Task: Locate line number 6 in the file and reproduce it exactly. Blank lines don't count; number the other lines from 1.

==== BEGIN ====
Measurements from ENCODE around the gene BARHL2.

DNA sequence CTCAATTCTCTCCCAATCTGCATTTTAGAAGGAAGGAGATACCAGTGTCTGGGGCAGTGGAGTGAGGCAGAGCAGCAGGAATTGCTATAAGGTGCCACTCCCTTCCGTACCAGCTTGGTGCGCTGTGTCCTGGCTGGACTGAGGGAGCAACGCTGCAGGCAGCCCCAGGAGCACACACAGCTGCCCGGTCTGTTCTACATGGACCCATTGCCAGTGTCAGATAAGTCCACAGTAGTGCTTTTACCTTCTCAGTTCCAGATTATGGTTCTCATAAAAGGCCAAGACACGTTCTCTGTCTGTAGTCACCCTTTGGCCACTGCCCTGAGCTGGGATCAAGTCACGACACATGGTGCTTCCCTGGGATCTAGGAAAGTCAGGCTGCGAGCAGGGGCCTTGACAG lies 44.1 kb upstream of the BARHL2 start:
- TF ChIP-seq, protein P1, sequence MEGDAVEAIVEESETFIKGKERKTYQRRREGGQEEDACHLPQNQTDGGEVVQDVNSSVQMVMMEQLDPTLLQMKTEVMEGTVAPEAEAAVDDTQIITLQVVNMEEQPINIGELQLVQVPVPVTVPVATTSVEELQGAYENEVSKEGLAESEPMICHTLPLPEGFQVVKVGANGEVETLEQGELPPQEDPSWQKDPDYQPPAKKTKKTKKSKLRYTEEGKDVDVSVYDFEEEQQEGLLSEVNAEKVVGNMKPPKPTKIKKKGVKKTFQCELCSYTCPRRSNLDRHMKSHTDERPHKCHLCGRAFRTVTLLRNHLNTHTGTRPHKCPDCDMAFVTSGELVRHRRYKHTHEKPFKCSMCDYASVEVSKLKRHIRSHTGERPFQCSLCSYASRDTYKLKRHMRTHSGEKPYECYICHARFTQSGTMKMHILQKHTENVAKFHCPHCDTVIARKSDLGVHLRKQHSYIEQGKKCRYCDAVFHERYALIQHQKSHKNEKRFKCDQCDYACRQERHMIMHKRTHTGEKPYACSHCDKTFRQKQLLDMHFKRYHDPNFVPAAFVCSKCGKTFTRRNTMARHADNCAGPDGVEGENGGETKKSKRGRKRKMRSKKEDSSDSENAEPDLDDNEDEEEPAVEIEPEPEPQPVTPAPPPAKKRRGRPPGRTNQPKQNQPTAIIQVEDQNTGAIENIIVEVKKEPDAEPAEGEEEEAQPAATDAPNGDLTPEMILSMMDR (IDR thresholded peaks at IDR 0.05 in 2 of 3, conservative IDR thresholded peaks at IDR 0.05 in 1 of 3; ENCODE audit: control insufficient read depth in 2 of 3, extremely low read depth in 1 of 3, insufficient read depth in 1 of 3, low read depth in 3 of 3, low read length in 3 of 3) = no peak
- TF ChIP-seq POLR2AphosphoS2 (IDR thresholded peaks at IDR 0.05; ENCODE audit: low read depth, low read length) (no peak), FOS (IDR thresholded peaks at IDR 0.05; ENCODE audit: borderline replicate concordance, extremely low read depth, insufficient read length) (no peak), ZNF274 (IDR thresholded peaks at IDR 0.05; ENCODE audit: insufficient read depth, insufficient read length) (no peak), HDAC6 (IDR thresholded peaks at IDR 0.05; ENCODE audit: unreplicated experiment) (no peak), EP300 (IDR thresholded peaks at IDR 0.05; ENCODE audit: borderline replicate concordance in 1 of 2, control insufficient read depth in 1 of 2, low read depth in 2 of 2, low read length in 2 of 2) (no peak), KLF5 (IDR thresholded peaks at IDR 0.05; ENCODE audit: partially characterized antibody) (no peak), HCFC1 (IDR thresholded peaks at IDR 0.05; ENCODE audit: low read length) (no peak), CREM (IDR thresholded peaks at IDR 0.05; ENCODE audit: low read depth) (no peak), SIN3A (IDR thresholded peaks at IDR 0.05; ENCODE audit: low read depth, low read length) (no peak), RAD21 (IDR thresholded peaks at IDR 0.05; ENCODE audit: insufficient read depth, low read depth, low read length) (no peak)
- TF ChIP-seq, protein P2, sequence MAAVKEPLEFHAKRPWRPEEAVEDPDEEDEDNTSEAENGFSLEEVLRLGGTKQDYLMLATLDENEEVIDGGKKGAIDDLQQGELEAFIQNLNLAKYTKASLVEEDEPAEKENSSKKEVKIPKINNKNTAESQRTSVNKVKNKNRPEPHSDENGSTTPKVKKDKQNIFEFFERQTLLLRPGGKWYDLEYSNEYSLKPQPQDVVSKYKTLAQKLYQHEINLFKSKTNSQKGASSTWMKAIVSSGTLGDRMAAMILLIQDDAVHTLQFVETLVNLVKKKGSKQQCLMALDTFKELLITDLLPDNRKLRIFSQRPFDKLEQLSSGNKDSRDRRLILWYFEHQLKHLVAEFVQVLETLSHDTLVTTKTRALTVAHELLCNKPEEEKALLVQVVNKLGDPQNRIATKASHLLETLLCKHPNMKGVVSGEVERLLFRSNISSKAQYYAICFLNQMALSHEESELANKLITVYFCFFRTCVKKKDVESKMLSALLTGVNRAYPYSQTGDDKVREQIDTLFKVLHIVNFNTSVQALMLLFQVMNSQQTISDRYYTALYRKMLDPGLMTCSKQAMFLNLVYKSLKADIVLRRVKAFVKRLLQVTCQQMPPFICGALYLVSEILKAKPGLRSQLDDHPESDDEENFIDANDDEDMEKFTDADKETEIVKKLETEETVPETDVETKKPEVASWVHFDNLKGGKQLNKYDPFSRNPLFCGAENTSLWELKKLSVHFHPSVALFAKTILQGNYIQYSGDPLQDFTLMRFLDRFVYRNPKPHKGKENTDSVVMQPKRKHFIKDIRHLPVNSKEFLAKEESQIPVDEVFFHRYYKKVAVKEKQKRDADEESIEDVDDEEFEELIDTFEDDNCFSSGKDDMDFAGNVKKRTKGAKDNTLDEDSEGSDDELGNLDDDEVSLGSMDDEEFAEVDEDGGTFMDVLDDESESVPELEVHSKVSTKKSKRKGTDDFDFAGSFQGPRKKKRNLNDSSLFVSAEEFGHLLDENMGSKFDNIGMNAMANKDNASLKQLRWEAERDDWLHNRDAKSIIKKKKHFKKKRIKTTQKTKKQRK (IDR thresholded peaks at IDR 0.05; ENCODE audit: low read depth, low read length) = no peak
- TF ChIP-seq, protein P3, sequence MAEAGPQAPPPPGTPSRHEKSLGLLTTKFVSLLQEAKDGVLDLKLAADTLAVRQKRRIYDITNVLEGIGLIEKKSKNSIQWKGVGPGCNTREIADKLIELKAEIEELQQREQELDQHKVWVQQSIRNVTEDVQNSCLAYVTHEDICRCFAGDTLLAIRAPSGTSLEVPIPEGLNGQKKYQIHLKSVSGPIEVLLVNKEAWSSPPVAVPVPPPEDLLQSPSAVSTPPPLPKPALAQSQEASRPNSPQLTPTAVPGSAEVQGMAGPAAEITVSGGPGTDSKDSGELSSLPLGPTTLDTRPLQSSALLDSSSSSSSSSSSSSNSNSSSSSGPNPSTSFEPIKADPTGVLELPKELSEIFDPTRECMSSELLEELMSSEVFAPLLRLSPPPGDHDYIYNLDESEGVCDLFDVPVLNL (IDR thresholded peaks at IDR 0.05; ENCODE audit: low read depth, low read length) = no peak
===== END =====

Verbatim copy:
- TF ChIP-seq, protein P3, sequence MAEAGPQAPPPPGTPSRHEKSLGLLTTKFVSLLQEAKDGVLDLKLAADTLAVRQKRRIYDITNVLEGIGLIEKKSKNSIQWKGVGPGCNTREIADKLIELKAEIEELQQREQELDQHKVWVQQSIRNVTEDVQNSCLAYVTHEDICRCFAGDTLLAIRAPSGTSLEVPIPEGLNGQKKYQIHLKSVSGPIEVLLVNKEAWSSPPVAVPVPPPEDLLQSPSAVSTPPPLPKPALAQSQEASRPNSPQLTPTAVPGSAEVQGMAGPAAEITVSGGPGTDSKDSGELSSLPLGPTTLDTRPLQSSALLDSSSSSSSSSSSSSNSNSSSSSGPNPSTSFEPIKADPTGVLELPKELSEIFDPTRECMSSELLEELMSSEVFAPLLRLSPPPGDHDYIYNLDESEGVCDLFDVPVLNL (IDR thresholded peaks at IDR 0.05; ENCODE audit: low read depth, low read length) = no peak